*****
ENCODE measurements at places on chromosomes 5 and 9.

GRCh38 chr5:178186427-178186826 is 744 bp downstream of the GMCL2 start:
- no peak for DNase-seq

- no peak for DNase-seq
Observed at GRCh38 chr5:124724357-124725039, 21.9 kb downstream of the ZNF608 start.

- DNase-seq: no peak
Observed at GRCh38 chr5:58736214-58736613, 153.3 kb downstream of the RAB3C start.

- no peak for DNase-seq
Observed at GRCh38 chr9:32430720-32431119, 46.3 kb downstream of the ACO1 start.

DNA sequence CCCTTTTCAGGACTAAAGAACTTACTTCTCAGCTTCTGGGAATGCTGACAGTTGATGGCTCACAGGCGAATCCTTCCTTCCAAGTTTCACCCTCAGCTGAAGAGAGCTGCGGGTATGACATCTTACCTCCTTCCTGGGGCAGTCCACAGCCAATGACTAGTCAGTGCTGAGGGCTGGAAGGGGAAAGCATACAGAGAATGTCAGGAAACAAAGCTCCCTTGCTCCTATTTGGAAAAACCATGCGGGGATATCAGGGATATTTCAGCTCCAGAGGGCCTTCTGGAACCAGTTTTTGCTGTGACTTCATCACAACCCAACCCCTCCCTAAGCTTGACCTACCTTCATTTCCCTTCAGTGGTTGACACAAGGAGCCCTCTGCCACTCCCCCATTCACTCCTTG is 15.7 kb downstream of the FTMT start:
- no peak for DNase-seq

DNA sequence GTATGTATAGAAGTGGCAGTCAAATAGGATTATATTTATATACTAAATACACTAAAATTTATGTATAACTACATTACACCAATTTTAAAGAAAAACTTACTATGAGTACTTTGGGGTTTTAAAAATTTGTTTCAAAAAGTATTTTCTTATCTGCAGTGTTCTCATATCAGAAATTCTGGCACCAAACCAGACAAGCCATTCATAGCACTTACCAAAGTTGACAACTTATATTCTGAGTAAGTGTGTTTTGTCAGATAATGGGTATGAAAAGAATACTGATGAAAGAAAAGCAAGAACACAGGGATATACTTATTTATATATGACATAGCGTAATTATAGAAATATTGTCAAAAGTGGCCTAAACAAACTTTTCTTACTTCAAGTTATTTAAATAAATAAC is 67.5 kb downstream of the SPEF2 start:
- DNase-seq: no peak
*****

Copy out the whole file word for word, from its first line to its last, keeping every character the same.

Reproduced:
ENCODE measurements at places on chromosomes 5 and 9.

GRCh38 chr5:178186427-178186826 is 744 bp downstream of the GMCL2 start:
- no peak for DNase-seq

- no peak for DNase-seq
Observed at GRCh38 chr5:124724357-124725039, 21.9 kb downstream of the ZNF608 start.

- DNase-seq: no peak
Observed at GRCh38 chr5:58736214-58736613, 153.3 kb downstream of the RAB3C start.

- no peak for DNase-seq
Observed at GRCh38 chr9:32430720-32431119, 46.3 kb downstream of the ACO1 start.

DNA sequence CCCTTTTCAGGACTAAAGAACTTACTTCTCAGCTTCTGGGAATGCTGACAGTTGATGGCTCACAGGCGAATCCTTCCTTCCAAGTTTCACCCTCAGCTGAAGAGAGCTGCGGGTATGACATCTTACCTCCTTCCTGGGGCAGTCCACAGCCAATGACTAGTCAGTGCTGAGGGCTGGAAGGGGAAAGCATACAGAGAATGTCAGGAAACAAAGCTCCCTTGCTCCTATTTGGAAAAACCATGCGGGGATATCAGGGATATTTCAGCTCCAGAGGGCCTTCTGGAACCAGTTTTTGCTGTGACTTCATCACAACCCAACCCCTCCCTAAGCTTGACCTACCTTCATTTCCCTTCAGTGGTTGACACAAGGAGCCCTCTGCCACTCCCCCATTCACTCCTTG is 15.7 kb downstream of the FTMT start:
- no peak for DNase-seq

DNA sequence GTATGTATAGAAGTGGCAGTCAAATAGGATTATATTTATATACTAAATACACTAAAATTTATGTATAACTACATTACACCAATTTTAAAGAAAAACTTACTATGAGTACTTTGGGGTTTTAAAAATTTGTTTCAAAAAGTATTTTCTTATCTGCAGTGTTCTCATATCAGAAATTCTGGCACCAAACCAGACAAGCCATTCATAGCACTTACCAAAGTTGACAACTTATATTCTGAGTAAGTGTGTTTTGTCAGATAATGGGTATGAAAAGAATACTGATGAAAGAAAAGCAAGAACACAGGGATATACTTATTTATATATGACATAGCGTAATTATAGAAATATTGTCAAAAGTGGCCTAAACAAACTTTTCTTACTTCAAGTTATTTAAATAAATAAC is 67.5 kb downstream of the SPEF2 start:
- DNase-seq: no peak